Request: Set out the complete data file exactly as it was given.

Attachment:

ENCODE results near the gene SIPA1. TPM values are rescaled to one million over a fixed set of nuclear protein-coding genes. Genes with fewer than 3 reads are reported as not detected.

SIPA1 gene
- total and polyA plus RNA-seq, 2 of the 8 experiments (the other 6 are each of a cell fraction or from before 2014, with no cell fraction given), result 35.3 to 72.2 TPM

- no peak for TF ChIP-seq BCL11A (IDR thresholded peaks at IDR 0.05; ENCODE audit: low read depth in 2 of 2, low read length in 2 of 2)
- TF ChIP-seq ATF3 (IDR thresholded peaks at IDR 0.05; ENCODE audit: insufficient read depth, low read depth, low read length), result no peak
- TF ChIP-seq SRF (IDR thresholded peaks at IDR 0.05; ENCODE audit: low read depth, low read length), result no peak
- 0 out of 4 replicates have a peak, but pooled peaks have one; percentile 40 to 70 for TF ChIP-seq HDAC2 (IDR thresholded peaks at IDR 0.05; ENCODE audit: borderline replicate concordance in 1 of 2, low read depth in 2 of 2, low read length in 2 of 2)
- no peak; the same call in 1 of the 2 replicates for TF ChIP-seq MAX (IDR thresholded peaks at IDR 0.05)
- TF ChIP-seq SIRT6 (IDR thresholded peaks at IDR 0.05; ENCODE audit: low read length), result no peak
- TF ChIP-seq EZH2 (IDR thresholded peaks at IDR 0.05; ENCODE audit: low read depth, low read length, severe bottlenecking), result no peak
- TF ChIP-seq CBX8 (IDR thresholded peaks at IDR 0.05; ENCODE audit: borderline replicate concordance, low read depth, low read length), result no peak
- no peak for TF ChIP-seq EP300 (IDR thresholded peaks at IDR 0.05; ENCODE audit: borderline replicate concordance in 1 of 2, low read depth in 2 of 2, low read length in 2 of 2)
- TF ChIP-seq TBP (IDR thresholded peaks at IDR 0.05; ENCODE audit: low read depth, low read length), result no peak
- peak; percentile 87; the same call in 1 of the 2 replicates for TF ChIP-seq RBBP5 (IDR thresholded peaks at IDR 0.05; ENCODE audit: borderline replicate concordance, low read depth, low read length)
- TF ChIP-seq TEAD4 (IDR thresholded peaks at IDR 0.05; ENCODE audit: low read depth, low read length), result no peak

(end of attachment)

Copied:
ENCODE results near the gene SIPA1. TPM values are rescaled to one million over a fixed set of nuclear protein-coding genes. Genes with fewer than 3 reads are reported as not detected.

SIPA1 gene
- total and polyA plus RNA-seq, 2 of the 8 experiments (the other 6 are each of a cell fraction or from before 2014, with no cell fraction given), result 35.3 to 72.2 TPM

- no peak for TF ChIP-seq BCL11A (IDR thresholded peaks at IDR 0.05; ENCODE audit: low read depth in 2 of 2, low read length in 2 of 2)
- TF ChIP-seq ATF3 (IDR thresholded peaks at IDR 0.05; ENCODE audit: insufficient read depth, low read depth, low read length), result no peak
- TF ChIP-seq SRF (IDR thresholded peaks at IDR 0.05; ENCODE audit: low read depth, low read length), result no peak
- 0 out of 4 replicates have a peak, but pooled peaks have one; percentile 40 to 70 for TF ChIP-seq HDAC2 (IDR thresholded peaks at IDR 0.05; ENCODE audit: borderline replicate concordance in 1 of 2, low read depth in 2 of 2, low read length in 2 of 2)
- no peak; the same call in 1 of the 2 replicates for TF ChIP-seq MAX (IDR thresholded peaks at IDR 0.05)
- TF ChIP-seq SIRT6 (IDR thresholded peaks at IDR 0.05; ENCODE audit: low read length), result no peak
- TF ChIP-seq EZH2 (IDR thresholded peaks at IDR 0.05; ENCODE audit: low read depth, low read length, severe bottlenecking), result no peak
- TF ChIP-seq CBX8 (IDR thresholded peaks at IDR 0.05; ENCODE audit: borderline replicate concordance, low read depth, low read length), result no peak
- no peak for TF ChIP-seq EP300 (IDR thresholded peaks at IDR 0.05; ENCODE audit: borderline replicate concordance in 1 of 2, low read depth in 2 of 2, low read length in 2 of 2)
- TF ChIP-seq TBP (IDR thresholded peaks at IDR 0.05; ENCODE audit: low read depth, low read length), result no peak
- peak; percentile 87; the same call in 1 of the 2 replicates for TF ChIP-seq RBBP5 (IDR thresholded peaks at IDR 0.05; ENCODE audit: borderline replicate concordance, low read depth, low read length)
- TF ChIP-seq TEAD4 (IDR thresholded peaks at IDR 0.05; ENCODE audit: low read depth, low read length), result no peak